São Paulo Art Biennial 2018

The São Paulo Art Biennial was founded in 1951 and has been held every two years since. It is the second oldest art biennial in the world after the Venice Biennale (in existence since 1895), which serves as its role model.

Created in 1962, the Fundação Bienal de São Paulo is located in a pavilion designed by Oscar Niemeyer, greatly emblematic of Brazilian Modern architecture. The pavilion was created for the fourth centenary of São Paulo, which was celebrated in 1954 with the construction of Ibirapuera Park and its buildings.

The institution started organizing the Bienal de São Paulo exhibitions from its seventh edition, formerly an activity conceived and led by the Museu de Arte Moderna de São Paulo (MAM- SP). With the primary mission to present and discuss contemporary art through its events, the Foundation has become one of the most influential international institutions promoting Contemporary art, and its impact in visual arts in Brazil is wholly recognized. From its first edition, in 1951, the Bienal de São Paulo has presented 67,000 artworks by 14,000 artists from 160 countries. Until its 31st edition, the biennials have attracted about 8 million visitors.

Scheduled for 2018, the 33rd Biennial has Gabriel Pérez-Barreiro as general curator. The Spaniard is the director and chief curator of the Patricia Phelps de Cisneros Collection, with offices in New York and Caracas. He holds a PhD in Art History and Theory from the University of Essex (UK) and a Master’s degree in Art History and Latin American Studies from the University of Aberdeen also located in the United Kingdom.

From September 7 to December 9, 2018, the 33rd Bienal de São Paulo – Affective Affinities will privilege the individual experience of the spectator in the appreciation of works, to the detriment of a theme that would favor a pre-established understanding. The title refers to the novel of Johann Wolfgang von Goethe Elective Affinities (1809) and to the thesis “Of the affective nature of the form in the work of art” (1949), of Mário Pedrosa. Against this backdrop, the 33rd São Paulo Biennial will be composed of seven collective exhibitions conceived by the curators: Alejandro Cesarco (Montevideo, Uruguay, 1975); Antonio Ballester Moreno (Madrid, Spain, 1977); Claudia Fontes (Buenos Aires, Argentina, 1964); Mamma Andersson (Luleå, Sweden, 1962); Sofia Borges (Ribeirão Preto, Brazil, 1984); Waltercio Caldas (Rio de Janeiro, Brazil, 1946) and Wura-Natasha Ogunji (St. Louis, USA, 1970).

In addition to the collective exhibitions, the general curatorship includes commissioned projects of eight artists (Alejandro Corujeira, Bruno Moreschi, Denise Milan , Luiza Crosman, Maria Laet, Nelson Felix , Tamar Guimarães, Vânia Mignone), an iconic series by Siron Franco and tributes to three artists deceased: the Guatemalan Aníbal López, the Paraguayan Feliciano Centurión and the Brazilian Lucia Nogueira.

33rd Bienal de São Paulo proposed a change in what he called the Bienal’s operating system. The result were collective shows in which the works of these artist-curators were presented alongside the works of other artists with whom they have affinities or who influence them. Pérez-Barreiro also selected twelve other artists for whom individual exhibitions were set up. Among them, three honorees, already deceased and unknown to the general public: the Brazilian Lucia Nogueira, the Paraguayan Feliciano Centurión, and the Guatemalan Aníbal López. With fluid expography and spaces of respite, the show also focused on the issue of the economy of attention, which has become diffuse in the digital and social media age.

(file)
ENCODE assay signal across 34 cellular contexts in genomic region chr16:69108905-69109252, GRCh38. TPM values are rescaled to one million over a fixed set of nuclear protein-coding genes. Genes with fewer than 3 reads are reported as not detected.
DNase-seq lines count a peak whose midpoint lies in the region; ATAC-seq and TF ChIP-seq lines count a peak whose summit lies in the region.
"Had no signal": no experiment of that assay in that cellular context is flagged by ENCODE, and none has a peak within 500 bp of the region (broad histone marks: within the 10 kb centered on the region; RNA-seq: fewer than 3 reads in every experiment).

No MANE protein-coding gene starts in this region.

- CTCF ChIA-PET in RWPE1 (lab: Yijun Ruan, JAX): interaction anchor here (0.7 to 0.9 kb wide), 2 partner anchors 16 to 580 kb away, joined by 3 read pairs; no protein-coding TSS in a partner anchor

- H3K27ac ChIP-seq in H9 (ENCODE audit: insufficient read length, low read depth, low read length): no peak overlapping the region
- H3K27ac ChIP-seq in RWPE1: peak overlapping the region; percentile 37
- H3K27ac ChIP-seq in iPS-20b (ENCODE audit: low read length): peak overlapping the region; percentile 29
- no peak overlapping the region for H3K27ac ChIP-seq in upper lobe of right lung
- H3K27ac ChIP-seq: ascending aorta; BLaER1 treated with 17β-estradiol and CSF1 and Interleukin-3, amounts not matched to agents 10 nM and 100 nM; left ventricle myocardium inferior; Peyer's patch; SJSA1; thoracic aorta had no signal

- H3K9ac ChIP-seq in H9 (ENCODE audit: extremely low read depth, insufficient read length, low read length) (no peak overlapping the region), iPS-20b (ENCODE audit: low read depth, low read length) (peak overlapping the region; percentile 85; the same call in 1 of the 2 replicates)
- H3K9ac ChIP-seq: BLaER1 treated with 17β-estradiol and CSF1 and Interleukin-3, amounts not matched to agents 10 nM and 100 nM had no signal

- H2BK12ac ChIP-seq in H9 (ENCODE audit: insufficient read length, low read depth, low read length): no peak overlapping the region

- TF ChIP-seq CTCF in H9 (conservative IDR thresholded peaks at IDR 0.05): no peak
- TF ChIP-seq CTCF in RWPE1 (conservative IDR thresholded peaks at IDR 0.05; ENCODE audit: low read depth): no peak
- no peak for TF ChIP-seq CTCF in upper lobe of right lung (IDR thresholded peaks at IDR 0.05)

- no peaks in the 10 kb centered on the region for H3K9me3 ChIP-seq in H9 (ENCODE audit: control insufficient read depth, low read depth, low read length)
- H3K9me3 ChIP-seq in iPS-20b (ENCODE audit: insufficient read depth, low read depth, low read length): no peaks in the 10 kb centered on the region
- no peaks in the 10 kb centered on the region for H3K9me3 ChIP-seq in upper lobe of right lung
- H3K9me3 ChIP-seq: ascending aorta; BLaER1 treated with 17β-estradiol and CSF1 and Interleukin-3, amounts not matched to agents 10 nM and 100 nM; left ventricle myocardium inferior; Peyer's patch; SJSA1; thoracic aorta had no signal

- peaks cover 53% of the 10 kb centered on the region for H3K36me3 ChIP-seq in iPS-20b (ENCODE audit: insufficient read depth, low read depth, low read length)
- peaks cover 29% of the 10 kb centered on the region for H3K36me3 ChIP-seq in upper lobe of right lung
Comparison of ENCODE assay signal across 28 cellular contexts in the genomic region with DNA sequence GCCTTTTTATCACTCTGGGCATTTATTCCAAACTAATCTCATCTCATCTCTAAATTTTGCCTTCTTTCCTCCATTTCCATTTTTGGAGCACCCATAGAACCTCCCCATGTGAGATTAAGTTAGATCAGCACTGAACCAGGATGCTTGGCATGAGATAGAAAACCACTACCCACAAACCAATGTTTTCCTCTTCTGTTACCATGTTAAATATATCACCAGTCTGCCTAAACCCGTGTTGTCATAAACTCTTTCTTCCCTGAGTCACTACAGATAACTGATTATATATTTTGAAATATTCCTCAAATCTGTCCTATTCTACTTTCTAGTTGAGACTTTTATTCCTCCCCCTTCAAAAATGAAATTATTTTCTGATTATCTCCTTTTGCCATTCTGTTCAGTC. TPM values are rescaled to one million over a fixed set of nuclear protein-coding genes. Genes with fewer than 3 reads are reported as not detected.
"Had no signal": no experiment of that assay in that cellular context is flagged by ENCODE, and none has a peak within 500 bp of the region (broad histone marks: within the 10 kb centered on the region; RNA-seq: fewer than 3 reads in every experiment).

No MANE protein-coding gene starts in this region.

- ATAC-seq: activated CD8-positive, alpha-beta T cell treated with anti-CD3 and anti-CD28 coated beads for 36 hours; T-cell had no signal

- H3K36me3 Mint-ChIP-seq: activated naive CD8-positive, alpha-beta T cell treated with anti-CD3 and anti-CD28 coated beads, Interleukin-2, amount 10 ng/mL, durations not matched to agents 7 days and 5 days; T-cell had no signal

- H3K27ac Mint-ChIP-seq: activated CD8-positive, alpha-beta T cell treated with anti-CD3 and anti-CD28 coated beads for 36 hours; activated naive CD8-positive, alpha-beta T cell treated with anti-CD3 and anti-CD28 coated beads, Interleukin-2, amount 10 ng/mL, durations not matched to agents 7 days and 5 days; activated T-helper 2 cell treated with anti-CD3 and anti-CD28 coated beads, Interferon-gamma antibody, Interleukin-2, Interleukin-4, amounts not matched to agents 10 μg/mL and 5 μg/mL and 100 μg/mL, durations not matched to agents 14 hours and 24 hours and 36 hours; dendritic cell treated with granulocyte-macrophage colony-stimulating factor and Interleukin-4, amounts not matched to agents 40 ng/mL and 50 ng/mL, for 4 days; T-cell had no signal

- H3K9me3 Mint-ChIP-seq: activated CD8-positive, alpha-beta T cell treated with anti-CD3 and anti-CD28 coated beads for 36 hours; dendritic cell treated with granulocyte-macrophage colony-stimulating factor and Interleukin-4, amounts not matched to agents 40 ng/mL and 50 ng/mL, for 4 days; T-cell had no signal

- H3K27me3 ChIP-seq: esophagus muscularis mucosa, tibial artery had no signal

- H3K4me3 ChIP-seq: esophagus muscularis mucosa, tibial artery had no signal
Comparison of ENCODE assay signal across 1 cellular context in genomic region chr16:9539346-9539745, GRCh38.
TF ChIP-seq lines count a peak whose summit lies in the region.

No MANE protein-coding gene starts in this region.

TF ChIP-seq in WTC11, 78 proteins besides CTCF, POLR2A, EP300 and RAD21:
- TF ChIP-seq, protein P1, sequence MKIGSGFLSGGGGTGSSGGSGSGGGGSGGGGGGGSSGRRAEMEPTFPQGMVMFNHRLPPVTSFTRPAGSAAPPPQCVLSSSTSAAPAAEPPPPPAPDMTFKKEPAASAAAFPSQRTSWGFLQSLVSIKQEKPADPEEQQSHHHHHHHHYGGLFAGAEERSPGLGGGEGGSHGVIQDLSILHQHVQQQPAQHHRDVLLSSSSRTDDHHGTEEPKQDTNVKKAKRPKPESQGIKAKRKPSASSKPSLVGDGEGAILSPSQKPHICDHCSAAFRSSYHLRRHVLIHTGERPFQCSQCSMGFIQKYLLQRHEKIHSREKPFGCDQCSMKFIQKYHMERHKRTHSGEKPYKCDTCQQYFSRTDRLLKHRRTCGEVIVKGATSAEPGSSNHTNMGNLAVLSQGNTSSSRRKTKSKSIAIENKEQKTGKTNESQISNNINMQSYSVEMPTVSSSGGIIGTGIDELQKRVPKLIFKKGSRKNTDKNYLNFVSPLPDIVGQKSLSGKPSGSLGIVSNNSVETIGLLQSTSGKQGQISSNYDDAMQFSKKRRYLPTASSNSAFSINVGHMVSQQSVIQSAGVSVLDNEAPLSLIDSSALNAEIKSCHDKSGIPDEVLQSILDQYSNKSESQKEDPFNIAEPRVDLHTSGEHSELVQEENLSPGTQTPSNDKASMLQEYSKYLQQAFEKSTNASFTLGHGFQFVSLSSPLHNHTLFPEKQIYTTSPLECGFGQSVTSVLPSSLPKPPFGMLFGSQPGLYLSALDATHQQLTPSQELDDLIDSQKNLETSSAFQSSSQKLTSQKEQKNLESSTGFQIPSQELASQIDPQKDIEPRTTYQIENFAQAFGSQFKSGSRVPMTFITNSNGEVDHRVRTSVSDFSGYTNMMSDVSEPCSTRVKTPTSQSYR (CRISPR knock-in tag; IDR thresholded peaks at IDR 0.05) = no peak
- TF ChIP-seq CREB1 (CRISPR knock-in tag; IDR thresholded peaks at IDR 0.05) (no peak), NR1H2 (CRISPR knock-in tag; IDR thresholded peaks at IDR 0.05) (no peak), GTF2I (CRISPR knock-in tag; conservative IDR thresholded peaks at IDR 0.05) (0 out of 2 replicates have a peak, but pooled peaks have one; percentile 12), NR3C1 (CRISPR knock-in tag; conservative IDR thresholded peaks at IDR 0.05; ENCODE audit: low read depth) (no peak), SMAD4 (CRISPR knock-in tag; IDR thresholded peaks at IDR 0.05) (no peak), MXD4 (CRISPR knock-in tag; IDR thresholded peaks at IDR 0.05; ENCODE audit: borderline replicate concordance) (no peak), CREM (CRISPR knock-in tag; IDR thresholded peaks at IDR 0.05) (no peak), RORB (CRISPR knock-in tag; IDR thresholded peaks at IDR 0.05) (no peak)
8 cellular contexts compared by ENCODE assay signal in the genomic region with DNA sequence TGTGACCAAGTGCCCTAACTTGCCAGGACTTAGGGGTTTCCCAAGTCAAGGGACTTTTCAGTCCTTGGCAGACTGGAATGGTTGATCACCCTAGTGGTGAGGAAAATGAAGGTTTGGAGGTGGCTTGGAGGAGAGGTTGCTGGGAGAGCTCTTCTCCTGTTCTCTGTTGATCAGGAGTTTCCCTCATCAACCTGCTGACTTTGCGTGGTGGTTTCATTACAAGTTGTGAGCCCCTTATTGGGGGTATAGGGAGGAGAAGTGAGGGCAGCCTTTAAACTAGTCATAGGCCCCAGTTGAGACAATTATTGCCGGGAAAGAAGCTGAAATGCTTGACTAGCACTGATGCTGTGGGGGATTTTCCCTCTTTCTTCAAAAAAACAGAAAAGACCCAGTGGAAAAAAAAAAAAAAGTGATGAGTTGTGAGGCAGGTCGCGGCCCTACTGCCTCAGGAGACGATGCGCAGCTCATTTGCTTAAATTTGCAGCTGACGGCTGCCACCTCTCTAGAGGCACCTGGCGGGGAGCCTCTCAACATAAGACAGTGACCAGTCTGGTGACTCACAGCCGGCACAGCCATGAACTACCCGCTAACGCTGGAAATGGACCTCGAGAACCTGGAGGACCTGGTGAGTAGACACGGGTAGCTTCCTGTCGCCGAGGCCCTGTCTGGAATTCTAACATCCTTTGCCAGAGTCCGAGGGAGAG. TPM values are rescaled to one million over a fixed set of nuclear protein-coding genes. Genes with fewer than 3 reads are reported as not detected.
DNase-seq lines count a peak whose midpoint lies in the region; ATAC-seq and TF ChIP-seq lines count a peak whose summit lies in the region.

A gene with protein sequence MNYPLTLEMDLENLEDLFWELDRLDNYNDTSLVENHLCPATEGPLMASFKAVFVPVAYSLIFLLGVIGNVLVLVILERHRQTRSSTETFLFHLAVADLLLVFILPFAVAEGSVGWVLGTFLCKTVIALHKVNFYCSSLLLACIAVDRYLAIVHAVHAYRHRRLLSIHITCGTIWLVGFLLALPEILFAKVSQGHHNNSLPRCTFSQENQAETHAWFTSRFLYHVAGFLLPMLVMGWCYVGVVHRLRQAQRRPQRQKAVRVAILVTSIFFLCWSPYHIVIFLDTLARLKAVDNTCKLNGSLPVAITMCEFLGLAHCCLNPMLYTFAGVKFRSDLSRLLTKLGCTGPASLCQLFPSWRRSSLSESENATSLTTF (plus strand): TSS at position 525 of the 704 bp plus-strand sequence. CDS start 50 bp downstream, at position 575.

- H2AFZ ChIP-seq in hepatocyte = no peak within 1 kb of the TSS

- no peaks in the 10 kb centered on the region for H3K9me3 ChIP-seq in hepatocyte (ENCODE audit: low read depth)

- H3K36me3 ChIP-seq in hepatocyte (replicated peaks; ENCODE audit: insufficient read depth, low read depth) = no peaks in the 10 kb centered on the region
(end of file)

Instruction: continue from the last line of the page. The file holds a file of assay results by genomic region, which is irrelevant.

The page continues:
“With this model, I hope to show how artists construct their own lineages and systems to understand their own practice in relation to others, while also allowing the themes and relationships to emerge organically from the process of exhibition‑making, rather than starting with a set of predetermined issues. This choice also reflects a desire to re‑evaluate the tradition of artists as curators, which is a central part of modern and contemporary art history, and also of particular relevance in Brazil, where artists have long organized their own discursive platforms”.

“Perhaps there is no field that better evidences the changes brought about by the curatorial proposal of the 33rd Bienal than that of the educational program, which articulates all the teams of the Fundação, the curatorship and the specialized consultancies. In this edition, research was conducted into theories and practices of attention, of listening, of what there is in terms of common and affection in the contact with art. The educational publication Invitation to Attention moved away from the usual focus on the institutional space of the school and proposed a set of exercises that invite people to experience and to share sustained, self-reflexive practices of attention focused on art objects in various contexts. Throughout 2018, a public program of actions has promoted different formats for the experiencing of this proposal”.

“Pérez-Barreiro justifies his choice with a phrase attributed to the critic Mário Pedrosa: ‘In times of crisis, stand by the artists’. Or works. And above all give them a chance to reveal what may not yet have a name, has not gone through your head, or does not correspond to what you expected or the consensus and speeches with which you are accustomed. This may give rise to the impression of anachronism, back to a time prior to the hegemony of curatorial projects. In this sense, Waltercio Caldas’ exemplary text at the opening of the space he conceived with his works and of artists that make up his elective affinities (or affective, as the malleable borders this Bienal seeks): ‘It is always good to remember that true works of art are oblivious to any discourse that would misrepresent them, and are sufficiently eloquent to deauthorize opportunistic interpretations.’”